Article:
Since the advent of Covid-19, many WhatsApp groups that I am part of have been inundated with forwards, articles and videos on all possible home remedies and self-created immunity boosters to strengthen our system. While this annoys me to no end, my father is extremely happy. He gets to add to his ever-growing repertoire of home-brewed concoctions, yet another recipe for “blooming” health.
But this really worries me. Not only because there goes very little research into how authentic and effective these WhatsApp, YouTube and other social media concoctions are, but also because many middle-aged and gullible senior citizens are using this in a desperate attempt to build immunity. As if building immunity is like a switch that you can turn on and off easily and quickly. As if all these home remedies that are labelled “Ayurvedic” or “herbal” will undo years of lifestyle issues and dietary habits within a matter of weeks.
Several people are currently operating on a psychological panic mode. Unfortunately, in addition to such random shares, for every such panic stricken individual, we have scores of big and small businesses that are eager to swoop in with a “cure-all” tonic that will drive the virus away for good.
We need to be careful and discriminating with regards to this bombardment of information and products. Authentic yogic and Ayurvedic practices recommend long term consistency and balance in whatever is undertaken or consumed as a preventive therapy. Anything overdone or used excessively will create an imbalance. This needs to be remembered as a thumb rule while attempting to acquire a realistic idea of genuine home remedies.
Undoubtedly, wet and dry spices such as ginger, garlic, turmeric, pepper, cumin, coriander seeds, fenugreek, cinnamon and others offer a variety of health benefits. But they are to be consumed in specific quantities daily for optimal health. A fine balance of spices and condiments not only enhances the flavour of food we consume but bring several benefits such as better digestion, regular elimination, reduced inflammation and increase in anti-oxidants.
But how much is too much?
Let us look at a few of the most commonly used spices – their qualities, benefits and what may be a healthy usage for daily consumption as per Ayurveda.
● Ginger: It is also known as Vishwa-bheshaja in Sanskrit meaning “universal medicine” and has been used since ancient times to aid digestion and improve assimilation of nutrients. It is well known to have anti-inflammatory, anti-viral and anti-bacterial properties. Ayurveda also recommends ginger for joint discomfort as well as for motion/air sickness. Yet it is important to note that both Western medicine and Ayurveda recommend an ideal daily dosage owing to its hot potency. And especially if you suffer from ulcers, inflammatory bowel disease or gall bladder stones, one needs to be careful of the quantity consumed.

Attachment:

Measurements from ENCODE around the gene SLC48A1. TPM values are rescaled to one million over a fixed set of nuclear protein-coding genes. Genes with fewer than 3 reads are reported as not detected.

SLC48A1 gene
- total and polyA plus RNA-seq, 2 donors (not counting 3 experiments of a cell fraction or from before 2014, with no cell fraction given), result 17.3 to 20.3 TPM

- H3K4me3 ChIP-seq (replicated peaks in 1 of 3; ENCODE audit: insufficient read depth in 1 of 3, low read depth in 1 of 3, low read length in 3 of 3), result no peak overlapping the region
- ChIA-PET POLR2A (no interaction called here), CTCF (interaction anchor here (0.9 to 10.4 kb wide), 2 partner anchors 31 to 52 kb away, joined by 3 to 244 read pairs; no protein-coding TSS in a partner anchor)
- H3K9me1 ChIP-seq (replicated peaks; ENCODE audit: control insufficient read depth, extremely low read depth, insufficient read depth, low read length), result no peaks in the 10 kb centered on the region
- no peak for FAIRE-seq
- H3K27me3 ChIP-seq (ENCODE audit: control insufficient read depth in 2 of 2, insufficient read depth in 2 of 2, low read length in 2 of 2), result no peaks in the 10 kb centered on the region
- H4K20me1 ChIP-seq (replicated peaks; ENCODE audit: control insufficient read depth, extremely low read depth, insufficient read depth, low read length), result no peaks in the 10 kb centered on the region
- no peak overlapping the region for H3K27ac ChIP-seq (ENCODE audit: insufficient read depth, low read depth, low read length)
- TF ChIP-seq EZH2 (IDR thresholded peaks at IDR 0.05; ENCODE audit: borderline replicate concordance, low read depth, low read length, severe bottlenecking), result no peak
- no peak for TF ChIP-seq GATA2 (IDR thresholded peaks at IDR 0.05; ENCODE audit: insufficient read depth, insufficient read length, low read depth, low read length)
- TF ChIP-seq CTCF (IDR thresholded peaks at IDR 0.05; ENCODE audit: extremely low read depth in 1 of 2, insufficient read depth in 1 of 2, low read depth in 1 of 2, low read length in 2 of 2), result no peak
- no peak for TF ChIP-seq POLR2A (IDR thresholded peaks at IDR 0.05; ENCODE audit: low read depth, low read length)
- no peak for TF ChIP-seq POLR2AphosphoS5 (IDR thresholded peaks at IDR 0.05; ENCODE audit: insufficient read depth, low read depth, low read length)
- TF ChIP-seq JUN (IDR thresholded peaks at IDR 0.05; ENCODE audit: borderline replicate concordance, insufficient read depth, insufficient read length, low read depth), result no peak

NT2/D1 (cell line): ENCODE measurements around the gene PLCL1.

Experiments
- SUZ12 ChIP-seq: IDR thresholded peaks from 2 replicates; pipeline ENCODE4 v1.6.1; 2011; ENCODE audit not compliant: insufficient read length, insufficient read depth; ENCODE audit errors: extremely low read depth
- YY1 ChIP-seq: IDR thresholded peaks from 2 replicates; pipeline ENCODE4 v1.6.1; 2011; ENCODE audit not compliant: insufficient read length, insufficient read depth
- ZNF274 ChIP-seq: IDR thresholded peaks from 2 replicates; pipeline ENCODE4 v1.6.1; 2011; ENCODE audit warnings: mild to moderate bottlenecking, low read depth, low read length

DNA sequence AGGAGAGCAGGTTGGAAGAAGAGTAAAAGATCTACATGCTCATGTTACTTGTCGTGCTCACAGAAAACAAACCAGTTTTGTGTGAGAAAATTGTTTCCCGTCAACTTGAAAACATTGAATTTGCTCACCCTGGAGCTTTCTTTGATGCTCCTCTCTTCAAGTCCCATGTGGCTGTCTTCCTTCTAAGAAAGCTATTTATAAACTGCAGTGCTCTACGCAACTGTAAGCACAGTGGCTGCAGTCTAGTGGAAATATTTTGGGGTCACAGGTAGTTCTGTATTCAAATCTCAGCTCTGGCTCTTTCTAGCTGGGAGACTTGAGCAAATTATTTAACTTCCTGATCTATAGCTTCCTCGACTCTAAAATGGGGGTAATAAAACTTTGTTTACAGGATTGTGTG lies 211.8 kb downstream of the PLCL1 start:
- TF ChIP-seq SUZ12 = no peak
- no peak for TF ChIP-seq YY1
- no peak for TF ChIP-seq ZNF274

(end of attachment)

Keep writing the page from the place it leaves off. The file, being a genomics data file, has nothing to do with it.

Recommended daily dose: Ideally just a little less than a teaspoon of powdered ginger is recommended as a daily dose or a few thinly sliced pieces eaten raw with some salt and lime juice or cooked with a meal. In case you suffer from heartburn or diarrhea or excessive Pitta (heat) in the body, an even smaller dosage is recommended.
● Garlic: This is another super food that has been used for thousands of years for its medicinal properties. It is known to be effective in dealing with common colds, cholesterol, heart disease, blood pressure and Ayurveda recommends it as a digestive aid, a blood purifier as well as for balancing Vata imbalances in the body.
Recommended daily dose: According to Ayurveda Pharmacopoeia of India, 3g to 6g (1 to 1.5 teaspoons) of peeled garlic paste can be taken twice a day if you have no major health issues. However, one must be careful of its hot potency and maybe go for a reduced dose especially if you suffer from acid reflux, ulcers, colitis, heartburn, intestinal inflammation, skin rashes or redness, etc. Garlic can aggravate Pitta (heat) at physical as well as emotional levels and is known to cause irritation, anger and disturbed sleep.